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HS Simm names new MD for engineering arm in the south

Family-owned M&E contractor HE Simm Group has appointed Phoenix ME operations director Marcus Wallis to head up its Engineering division in the south.

Wallis started his career in the industry following the completion of an electrical apprenticeship with Drake & Skull.

He has held director level roles in a number of companies, including Laing O’Rourke, Skanska and Mace, before moving to London-based Phoenix ME in 2018.

In his new role at MD in the south, Wallis will be part of the group executive leadership team, reporting directly to CEO Gareth Simm.

His predecessor, John Lennie, moves into a new role as group executive director.

Simm said: “Marcus has an exceptional capability. He has years of operational experience and leadership and is well known and, well liked, across the industry.

“We look forward to him demonstrating his skills and experience and to watching our southern business flourish under his watch.

“Part of that will be to grow our London business to become a leader in the southern regions of the country, not just in the capital.”


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Apprentice decorator blinded by PVC hoarding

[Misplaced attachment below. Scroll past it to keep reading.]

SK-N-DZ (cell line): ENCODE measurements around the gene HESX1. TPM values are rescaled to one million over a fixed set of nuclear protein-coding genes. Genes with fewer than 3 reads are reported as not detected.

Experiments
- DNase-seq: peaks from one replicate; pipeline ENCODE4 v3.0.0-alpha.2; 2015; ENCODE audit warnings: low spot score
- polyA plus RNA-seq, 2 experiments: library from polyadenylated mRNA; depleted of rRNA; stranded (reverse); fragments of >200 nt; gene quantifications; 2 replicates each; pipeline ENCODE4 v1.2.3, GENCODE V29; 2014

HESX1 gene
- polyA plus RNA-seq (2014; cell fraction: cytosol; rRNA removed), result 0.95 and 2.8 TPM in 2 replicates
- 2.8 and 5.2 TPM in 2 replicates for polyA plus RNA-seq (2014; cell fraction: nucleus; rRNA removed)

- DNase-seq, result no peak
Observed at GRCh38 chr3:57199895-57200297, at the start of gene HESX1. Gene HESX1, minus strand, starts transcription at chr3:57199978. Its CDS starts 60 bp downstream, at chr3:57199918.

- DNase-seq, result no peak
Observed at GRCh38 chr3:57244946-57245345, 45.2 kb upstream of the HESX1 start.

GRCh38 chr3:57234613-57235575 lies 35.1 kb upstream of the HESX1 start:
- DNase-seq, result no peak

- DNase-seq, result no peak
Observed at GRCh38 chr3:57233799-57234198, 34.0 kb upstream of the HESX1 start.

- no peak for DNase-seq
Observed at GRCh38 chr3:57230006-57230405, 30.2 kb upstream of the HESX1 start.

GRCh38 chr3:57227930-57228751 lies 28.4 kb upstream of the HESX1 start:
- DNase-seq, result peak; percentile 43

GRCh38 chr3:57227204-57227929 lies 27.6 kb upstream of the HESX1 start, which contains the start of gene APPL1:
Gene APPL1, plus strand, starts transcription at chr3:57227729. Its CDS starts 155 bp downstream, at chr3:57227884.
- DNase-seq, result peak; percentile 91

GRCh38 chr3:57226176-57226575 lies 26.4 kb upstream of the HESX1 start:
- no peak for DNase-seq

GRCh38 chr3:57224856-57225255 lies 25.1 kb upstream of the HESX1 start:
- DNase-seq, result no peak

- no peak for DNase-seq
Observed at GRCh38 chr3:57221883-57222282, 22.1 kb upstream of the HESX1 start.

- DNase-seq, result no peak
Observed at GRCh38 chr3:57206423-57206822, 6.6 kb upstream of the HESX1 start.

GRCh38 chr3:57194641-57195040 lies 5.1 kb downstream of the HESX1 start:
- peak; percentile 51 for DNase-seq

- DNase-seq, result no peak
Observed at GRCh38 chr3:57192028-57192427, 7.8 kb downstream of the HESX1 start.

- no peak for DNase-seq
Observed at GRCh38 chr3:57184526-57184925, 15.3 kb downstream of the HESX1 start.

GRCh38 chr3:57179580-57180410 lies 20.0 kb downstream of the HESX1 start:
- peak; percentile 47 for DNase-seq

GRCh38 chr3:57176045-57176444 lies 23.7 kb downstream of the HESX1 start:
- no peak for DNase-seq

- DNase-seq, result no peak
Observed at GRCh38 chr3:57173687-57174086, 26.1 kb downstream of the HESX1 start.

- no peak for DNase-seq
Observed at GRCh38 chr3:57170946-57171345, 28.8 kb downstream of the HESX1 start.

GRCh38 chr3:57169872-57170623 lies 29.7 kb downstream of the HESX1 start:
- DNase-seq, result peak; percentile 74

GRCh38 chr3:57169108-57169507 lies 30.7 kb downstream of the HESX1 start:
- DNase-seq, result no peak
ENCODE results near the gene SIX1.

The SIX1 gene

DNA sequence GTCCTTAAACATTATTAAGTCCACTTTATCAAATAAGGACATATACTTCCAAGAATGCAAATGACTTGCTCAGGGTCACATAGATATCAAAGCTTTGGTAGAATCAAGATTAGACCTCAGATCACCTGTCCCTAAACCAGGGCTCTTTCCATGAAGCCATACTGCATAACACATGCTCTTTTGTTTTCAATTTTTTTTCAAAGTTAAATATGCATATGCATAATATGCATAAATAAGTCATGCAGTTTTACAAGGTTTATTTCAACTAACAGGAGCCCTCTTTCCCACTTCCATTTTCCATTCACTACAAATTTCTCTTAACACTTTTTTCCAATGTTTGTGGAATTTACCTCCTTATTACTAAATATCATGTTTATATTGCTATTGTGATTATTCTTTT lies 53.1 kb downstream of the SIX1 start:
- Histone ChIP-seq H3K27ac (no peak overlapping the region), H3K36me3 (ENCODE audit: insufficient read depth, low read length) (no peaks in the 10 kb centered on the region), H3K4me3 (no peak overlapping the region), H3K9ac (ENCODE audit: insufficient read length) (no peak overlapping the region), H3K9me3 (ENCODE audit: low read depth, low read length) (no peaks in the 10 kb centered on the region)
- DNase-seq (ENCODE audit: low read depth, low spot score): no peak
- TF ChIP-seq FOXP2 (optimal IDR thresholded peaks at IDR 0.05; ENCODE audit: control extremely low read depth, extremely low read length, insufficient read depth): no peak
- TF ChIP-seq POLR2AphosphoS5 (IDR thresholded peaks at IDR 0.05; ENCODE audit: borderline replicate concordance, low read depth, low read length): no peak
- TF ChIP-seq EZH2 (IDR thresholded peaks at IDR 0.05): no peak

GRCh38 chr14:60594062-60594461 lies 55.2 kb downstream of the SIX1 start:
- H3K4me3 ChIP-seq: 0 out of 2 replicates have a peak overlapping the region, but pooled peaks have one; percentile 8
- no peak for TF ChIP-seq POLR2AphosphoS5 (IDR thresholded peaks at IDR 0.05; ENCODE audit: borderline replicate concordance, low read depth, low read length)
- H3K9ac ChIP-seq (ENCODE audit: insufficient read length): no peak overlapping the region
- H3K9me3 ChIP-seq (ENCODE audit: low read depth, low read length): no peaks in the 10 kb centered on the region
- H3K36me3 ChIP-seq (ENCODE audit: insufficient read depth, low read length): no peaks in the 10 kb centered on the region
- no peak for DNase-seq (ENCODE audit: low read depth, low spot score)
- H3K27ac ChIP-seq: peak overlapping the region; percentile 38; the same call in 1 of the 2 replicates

A Bradford contractor has been fined after an employee suffered significant sight loss in his right eye on a retail refurbishment job.

Manchester Magistrates’ Court heard how Pearl Services UK Ltd had been contracted to carry out refurbishment of a store in Cheetham Hill, Manchester.

On the 23 February 2020 employees were erecting PVC hoarding within the store to separate the refurbishment work area from members of the public.

An apprentice decorator who was helping joiners set up the hoarding, struck one of the PVC panels using a mallet causing it to splinter. A fragment penetrated their right eye, causing serious injury and loss of sight.

The incident has resulted in a life-changing injury to the person who will not regain full sight in his right eye, despite a number of post-accident operations

An HSE investigation found that Pearl Services UK Ltd had failed to suitably plan, manage and monitor the project. Risk assessments and method statements had not fully identified the need to wear safety eyewear during the erection of the hoarding.

In addition to this, the supervisor had failed to ensure that the documentation available on-site was communicated to the operatives before commencing work. Although safety eyewear was available on site, the wearing of it had not been made mandatory, neither were checks carried out to ensure it was worn.

Pearl Services UK Limited of Bradford pleaded guilty to safety breaches and was fined £16,500 and ordered to pay costs of £5,778.40

After the hearing, HSE inspector Phil Redman said: “This incident could so easily have been avoided by providing suitable information, instruction, supervision and training to site personnel in respect of the fitting of the PVC site hoarding.

“Companies should be aware that HSE will not hesitate to take appropriate enforcement action against those that fall below the required standards.”

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